Yes, the Muslim world had an unfortunate introduction to post-Enlightenment ideals, which came in the context of invasion, colonialism and exploitation. But the Arab philosophical and political movement that came out of that experience was not inherently anti-Western. In fact, in traditional Islamic thought the concept of violent resistance against an unjust ruler was virtually unheard of; for classical jurists, tyranny was preferable to the anarchy that accompanies revolt.
The first wave of modern Islamic fundamentalists, which crested primarily in Egypt in the late 19th century and included such figures as the Iranian-born reformer Jamal al-Din al-Afghani and his Egyptian disciple, Muhammad Abduh, opposed colonialism but saw no incompatibility between Islamic and Western philosophy, law or scientific method. These men called for political reform and the revival of free inquiry.
The big change did not occur until the middle of the 20th century. In states like Egypt, Iraq and Syria, colonial governments were replaced by military, Arab-nationalist, royalist or Soviet-sponsored socialist regimes. All deteriorated quickly into dictatorships, embracing the institutions of colonial subjugation.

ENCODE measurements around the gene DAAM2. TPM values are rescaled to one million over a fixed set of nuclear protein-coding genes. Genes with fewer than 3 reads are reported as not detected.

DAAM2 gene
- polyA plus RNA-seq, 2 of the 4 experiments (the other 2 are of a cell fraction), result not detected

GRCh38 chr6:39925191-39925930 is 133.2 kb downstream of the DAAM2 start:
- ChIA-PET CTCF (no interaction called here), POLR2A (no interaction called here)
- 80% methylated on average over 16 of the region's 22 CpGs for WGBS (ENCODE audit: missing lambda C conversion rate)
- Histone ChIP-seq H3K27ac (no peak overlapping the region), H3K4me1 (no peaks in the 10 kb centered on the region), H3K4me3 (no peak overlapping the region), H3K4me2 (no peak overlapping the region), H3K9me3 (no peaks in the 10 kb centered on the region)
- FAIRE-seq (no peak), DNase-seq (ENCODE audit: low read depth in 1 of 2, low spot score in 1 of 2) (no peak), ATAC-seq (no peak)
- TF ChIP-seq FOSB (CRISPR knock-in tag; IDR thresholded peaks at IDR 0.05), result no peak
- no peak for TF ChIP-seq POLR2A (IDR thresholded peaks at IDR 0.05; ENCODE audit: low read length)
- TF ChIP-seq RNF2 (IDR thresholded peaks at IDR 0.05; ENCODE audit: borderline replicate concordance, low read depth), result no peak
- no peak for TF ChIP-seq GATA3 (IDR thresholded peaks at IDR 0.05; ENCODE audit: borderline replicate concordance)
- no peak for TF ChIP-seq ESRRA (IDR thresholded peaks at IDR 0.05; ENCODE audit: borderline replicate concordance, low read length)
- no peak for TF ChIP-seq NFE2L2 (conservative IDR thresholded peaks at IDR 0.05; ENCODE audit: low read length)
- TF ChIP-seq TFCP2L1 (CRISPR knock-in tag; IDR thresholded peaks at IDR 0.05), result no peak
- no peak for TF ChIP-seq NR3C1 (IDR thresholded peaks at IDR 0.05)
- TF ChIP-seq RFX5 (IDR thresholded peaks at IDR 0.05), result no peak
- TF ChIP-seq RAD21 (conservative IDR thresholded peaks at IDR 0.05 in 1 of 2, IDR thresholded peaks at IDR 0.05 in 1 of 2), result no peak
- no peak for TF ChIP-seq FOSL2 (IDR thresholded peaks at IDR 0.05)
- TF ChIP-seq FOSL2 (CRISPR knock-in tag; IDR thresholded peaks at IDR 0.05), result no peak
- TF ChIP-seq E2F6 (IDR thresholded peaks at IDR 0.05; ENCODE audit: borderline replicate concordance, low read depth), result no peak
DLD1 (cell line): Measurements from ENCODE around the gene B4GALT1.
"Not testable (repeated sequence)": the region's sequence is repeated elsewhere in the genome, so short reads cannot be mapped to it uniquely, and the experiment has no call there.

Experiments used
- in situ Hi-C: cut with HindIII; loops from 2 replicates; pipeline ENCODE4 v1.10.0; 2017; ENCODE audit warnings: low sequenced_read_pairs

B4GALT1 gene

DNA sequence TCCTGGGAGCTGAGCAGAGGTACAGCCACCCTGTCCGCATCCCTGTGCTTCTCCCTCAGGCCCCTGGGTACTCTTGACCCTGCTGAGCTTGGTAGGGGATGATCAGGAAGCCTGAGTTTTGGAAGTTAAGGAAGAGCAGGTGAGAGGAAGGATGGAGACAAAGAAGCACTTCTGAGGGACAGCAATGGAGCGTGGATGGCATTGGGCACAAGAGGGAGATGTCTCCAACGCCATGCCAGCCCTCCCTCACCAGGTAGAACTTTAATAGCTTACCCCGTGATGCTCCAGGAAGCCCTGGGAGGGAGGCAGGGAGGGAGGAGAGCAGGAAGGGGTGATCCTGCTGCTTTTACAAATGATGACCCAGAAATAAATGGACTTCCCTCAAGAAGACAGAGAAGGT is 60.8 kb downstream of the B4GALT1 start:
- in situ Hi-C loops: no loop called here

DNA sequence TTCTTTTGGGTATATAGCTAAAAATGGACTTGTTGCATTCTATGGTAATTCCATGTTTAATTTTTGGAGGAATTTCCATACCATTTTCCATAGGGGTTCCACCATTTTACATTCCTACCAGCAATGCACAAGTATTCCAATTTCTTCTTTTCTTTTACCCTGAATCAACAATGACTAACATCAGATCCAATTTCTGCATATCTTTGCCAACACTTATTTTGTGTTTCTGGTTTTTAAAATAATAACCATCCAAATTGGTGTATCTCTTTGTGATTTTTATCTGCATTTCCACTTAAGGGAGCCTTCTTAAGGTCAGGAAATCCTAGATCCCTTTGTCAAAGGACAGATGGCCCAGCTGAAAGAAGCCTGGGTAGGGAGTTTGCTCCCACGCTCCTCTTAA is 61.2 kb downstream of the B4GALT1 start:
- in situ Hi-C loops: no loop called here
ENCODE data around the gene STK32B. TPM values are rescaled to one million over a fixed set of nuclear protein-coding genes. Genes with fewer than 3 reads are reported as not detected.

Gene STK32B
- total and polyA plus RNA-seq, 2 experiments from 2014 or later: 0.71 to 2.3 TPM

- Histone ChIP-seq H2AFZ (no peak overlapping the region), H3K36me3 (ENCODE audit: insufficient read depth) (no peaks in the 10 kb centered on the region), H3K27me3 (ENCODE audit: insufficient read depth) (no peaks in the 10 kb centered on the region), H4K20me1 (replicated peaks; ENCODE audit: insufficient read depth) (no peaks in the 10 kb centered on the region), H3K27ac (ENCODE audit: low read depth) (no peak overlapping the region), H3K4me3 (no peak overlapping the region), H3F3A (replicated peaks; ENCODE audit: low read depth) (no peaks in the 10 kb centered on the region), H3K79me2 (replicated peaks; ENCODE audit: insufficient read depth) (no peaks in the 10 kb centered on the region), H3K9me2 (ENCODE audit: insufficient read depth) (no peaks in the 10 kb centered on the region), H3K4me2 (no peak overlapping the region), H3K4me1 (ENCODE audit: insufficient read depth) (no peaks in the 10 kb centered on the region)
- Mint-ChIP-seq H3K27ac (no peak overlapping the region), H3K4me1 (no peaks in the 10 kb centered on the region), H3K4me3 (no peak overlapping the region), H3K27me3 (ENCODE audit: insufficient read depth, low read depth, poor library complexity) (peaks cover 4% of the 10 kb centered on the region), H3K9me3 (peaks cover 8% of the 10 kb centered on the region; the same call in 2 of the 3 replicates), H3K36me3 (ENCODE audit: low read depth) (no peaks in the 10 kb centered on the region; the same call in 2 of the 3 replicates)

A host of political parties and civic institutions were founded to challenge the autocrats; many combined Enlightenment concepts like public participation with Islamic ideals of popular consent and justice. Even Egypt’s Muslim Brotherhood (founded in 1928) was not a militant revolutionary group; instead it promoted social-welfare programs, democracy and land reform on the Western model. When the mass movements became influential, however, they were answered not by reform but by persecution, ranging from the violent crackdown against the Muslim Brotherhood in Egypt in the 1950′s to the massacre of more than 10,000 dissidents by the dictator Hafez al-Assad in Hama, Syria, in 1982.